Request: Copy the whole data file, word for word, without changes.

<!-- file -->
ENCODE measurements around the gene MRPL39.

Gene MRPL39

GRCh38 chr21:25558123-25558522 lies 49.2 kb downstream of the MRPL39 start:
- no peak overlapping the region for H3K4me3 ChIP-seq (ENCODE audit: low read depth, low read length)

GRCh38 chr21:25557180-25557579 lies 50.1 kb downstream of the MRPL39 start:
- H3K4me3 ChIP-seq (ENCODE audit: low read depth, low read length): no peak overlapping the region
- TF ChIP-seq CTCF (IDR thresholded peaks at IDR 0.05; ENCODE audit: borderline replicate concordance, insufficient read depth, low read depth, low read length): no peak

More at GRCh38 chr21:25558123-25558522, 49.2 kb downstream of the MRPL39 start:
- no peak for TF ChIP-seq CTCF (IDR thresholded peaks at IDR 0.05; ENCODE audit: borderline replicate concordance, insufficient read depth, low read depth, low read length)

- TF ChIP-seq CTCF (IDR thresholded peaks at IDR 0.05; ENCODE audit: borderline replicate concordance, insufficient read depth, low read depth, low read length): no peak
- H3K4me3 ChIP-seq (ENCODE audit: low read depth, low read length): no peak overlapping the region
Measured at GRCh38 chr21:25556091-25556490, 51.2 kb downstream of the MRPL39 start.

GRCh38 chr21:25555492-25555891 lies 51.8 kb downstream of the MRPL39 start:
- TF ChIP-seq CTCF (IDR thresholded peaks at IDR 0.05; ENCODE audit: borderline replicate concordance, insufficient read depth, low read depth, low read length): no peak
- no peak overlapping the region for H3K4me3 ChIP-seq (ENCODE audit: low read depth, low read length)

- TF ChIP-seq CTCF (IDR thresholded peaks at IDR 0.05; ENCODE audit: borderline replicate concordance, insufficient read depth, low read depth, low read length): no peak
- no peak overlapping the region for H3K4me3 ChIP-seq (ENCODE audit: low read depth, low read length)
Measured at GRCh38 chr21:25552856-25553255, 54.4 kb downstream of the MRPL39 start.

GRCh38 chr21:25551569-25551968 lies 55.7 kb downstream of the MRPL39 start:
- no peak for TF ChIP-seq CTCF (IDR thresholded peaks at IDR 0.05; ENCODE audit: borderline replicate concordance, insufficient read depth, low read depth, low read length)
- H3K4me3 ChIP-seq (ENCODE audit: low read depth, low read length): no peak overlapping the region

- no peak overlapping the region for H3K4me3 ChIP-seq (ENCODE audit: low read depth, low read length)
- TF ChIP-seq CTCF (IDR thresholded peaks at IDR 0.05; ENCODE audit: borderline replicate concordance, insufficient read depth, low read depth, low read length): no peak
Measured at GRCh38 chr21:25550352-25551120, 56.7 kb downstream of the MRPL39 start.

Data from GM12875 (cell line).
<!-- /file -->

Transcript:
ENCODE measurements around the gene MRPL39.

Gene MRPL39

GRCh38 chr21:25558123-25558522 lies 49.2 kb downstream of the MRPL39 start:
- no peak overlapping the region for H3K4me3 ChIP-seq (ENCODE audit: low read depth, low read length)

GRCh38 chr21:25557180-25557579 lies 50.1 kb downstream of the MRPL39 start:
- H3K4me3 ChIP-seq (ENCODE audit: low read depth, low read length): no peak overlapping the region
- TF ChIP-seq CTCF (IDR thresholded peaks at IDR 0.05; ENCODE audit: borderline replicate concordance, insufficient read depth, low read depth, low read length): no peak

More at GRCh38 chr21:25558123-25558522, 49.2 kb downstream of the MRPL39 start:
- no peak for TF ChIP-seq CTCF (IDR thresholded peaks at IDR 0.05; ENCODE audit: borderline replicate concordance, insufficient read depth, low read depth, low read length)

- TF ChIP-seq CTCF (IDR thresholded peaks at IDR 0.05; ENCODE audit: borderline replicate concordance, insufficient read depth, low read depth, low read length): no peak
- H3K4me3 ChIP-seq (ENCODE audit: low read depth, low read length): no peak overlapping the region
Measured at GRCh38 chr21:25556091-25556490, 51.2 kb downstream of the MRPL39 start.

GRCh38 chr21:25555492-25555891 lies 51.8 kb downstream of the MRPL39 start:
- TF ChIP-seq CTCF (IDR thresholded peaks at IDR 0.05; ENCODE audit: borderline replicate concordance, insufficient read depth, low read depth, low read length): no peak
- no peak overlapping the region for H3K4me3 ChIP-seq (ENCODE audit: low read depth, low read length)

- TF ChIP-seq CTCF (IDR thresholded peaks at IDR 0.05; ENCODE audit: borderline replicate concordance, insufficient read depth, low read depth, low read length): no peak
- no peak overlapping the region for H3K4me3 ChIP-seq (ENCODE audit: low read depth, low read length)
Measured at GRCh38 chr21:25552856-25553255, 54.4 kb downstream of the MRPL39 start.

GRCh38 chr21:25551569-25551968 lies 55.7 kb downstream of the MRPL39 start:
- no peak for TF ChIP-seq CTCF (IDR thresholded peaks at IDR 0.05; ENCODE audit: borderline replicate concordance, insufficient read depth, low read depth, low read length)
- H3K4me3 ChIP-seq (ENCODE audit: low read depth, low read length): no peak overlapping the region

- no peak overlapping the region for H3K4me3 ChIP-seq (ENCODE audit: low read depth, low read length)
- TF ChIP-seq CTCF (IDR thresholded peaks at IDR 0.05; ENCODE audit: borderline replicate concordance, insufficient read depth, low read depth, low read length): no peak
Measured at GRCh38 chr21:25550352-25551120, 56.7 kb downstream of the MRPL39 start.

Data from GM12875 (cell line).